What is Section 508 of the Rehabilitation Act of 1973, and why should you adhere to it when developing your product or services? Learn what you need to know in this article.
Accessibility means ensuring access to information or products for individuals who have a disability. On a webpage, this includes all text, images, sounds, code, and markup. The Web Content Accessibility Guidelines, or WCAG, represent the foundation used worldwide for assessing a website’s accessibility.
This article covers Section 508 of the Rehabilitation Act and why it’s important to adhere to for your visitors and your business. The act regulates physical, sensory, or cognitive accessibility for federal hardware and software products in the United States.
Section 508 has relevant up-front requirements for all software applications. First, the software must not interfere with the accessibility features of the operating system it runs on, nor may it disable any of the operating system's activated accessibility features developed and documented in compliance with industry standards.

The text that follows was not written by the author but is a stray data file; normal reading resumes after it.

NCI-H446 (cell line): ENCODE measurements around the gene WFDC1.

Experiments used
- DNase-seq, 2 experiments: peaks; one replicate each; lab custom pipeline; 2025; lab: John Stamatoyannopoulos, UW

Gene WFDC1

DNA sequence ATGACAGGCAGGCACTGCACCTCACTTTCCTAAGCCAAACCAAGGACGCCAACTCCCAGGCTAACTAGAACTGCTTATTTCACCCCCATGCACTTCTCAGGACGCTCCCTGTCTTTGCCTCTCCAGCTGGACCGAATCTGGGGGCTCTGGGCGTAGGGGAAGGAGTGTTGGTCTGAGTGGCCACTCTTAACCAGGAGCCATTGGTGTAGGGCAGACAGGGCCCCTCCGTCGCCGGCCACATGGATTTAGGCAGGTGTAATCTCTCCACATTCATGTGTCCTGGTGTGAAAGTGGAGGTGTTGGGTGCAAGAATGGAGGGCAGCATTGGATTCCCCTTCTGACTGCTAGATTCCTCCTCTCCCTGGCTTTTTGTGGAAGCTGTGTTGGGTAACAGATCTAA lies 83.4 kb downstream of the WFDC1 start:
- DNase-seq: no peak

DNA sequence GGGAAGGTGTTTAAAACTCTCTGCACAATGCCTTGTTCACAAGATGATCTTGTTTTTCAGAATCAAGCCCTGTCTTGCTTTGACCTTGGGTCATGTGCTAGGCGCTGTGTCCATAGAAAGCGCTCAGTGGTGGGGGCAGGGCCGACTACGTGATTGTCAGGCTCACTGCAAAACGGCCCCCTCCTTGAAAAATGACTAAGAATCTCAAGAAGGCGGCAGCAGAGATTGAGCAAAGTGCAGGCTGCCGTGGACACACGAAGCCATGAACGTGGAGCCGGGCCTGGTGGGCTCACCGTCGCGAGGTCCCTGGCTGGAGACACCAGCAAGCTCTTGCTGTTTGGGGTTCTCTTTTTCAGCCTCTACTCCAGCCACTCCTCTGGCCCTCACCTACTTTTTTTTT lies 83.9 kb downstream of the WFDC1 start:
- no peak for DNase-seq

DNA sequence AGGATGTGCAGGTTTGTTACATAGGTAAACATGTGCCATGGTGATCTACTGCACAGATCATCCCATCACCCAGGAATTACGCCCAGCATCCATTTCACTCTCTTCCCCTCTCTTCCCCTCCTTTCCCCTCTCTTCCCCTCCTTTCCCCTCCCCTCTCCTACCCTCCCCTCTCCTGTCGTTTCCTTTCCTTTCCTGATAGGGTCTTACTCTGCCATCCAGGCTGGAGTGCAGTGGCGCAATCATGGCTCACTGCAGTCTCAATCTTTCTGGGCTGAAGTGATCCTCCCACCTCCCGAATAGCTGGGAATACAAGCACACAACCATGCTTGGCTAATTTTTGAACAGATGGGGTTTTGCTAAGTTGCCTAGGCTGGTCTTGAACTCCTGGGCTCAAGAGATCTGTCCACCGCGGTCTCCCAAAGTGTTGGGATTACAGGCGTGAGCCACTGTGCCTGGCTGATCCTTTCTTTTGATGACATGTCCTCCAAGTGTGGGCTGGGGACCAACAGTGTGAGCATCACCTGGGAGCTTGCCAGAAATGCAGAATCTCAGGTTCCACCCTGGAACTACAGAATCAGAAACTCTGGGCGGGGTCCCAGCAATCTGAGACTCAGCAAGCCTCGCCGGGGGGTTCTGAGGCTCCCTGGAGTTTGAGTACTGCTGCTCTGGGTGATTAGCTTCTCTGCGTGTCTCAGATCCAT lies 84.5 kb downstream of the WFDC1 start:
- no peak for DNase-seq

We strongly recommend learning about your operating system’s documented accessibility features (here are descriptions for macOS and Windows) and testing them with your software as part of your development workflow.
If you’re able to use existing features that conform to the regulations, a big part of the work may already be complete.
Second, all visual content must have a text alternative. If you use an image as a program element, the information that image contains must also be available in text form. Try creating titles and descriptions for all images and visual content in your software. After a while, you may find it becomes an effortless part of your workflow.